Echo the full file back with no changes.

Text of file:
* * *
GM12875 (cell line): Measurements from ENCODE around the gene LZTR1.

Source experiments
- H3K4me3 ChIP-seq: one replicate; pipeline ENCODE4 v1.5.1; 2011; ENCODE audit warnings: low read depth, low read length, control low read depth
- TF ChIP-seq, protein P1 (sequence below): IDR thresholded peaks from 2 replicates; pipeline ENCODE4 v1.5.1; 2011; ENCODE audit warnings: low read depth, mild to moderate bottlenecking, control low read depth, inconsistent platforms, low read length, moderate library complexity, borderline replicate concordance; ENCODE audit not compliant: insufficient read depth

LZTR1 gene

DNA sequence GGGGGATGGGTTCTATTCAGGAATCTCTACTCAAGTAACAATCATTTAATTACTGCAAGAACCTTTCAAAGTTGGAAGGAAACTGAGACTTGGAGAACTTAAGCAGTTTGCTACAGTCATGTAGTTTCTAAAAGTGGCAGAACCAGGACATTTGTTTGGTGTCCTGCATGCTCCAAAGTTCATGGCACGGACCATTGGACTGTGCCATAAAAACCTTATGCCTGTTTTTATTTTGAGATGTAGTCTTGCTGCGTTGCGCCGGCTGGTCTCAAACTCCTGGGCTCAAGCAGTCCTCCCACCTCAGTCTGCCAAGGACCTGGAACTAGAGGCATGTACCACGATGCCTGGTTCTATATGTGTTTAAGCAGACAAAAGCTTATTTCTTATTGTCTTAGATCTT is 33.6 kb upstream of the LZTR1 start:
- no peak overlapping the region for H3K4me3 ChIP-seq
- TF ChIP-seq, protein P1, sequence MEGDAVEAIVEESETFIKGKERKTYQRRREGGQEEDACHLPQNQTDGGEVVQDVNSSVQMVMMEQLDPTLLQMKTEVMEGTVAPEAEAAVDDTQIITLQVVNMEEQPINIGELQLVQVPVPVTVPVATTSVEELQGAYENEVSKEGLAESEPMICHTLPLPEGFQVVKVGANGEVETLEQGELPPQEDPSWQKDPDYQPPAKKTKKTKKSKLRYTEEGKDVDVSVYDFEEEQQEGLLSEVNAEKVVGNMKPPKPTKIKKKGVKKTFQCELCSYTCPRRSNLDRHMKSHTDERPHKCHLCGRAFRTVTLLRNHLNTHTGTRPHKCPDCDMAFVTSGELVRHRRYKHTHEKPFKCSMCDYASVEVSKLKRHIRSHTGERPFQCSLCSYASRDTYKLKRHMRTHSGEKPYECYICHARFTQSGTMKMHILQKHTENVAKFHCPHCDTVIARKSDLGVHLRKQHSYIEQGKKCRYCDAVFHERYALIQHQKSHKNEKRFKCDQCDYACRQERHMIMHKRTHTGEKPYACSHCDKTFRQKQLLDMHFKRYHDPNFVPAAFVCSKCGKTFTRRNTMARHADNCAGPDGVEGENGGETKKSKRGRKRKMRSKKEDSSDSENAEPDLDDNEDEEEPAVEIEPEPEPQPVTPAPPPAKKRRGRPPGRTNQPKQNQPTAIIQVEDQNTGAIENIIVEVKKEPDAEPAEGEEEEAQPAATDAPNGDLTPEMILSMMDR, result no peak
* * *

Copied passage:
GM12875 (cell line): Measurements from ENCODE around the gene LZTR1.

Source experiments
- H3K4me3 ChIP-seq: one replicate; pipeline ENCODE4 v1.5.1; 2011; ENCODE audit warnings: low read depth, low read length, control low read depth
- TF ChIP-seq, protein P1 (sequence below): IDR thresholded peaks from 2 replicates; pipeline ENCODE4 v1.5.1; 2011; ENCODE audit warnings: low read depth, mild to moderate bottlenecking, control low read depth, inconsistent platforms, low read length, moderate library complexity, borderline replicate concordance; ENCODE audit not compliant: insufficient read depth

LZTR1 gene

DNA sequence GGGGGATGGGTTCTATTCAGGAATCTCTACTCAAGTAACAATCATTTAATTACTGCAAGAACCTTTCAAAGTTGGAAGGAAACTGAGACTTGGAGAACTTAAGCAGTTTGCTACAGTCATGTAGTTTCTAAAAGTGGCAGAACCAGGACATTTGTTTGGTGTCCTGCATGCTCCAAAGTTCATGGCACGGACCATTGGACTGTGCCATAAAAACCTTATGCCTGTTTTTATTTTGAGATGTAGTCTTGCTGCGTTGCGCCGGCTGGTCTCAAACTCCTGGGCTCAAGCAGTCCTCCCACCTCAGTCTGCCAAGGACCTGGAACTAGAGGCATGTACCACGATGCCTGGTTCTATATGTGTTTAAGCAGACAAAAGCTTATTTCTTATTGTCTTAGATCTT is 33.6 kb upstream of the LZTR1 start:
- no peak overlapping the region for H3K4me3 ChIP-seq
- TF ChIP-seq, protein P1, sequence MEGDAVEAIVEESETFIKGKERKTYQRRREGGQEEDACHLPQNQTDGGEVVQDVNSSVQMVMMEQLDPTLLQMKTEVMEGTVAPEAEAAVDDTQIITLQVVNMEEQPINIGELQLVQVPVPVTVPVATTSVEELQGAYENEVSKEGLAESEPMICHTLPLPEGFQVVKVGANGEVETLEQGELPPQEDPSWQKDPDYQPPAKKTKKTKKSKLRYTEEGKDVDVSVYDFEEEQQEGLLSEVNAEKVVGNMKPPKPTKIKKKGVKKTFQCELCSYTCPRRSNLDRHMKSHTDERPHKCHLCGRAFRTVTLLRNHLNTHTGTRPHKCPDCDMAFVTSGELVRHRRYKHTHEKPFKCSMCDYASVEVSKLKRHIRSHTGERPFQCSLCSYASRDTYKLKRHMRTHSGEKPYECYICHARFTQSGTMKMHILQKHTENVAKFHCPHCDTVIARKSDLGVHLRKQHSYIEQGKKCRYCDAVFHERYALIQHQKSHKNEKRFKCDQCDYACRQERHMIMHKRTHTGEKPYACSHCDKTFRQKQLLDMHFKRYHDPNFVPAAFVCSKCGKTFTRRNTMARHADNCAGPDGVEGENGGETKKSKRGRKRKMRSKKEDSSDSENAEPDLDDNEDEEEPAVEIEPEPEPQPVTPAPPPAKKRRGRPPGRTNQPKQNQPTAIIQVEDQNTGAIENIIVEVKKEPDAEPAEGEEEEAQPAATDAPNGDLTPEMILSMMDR, result no peak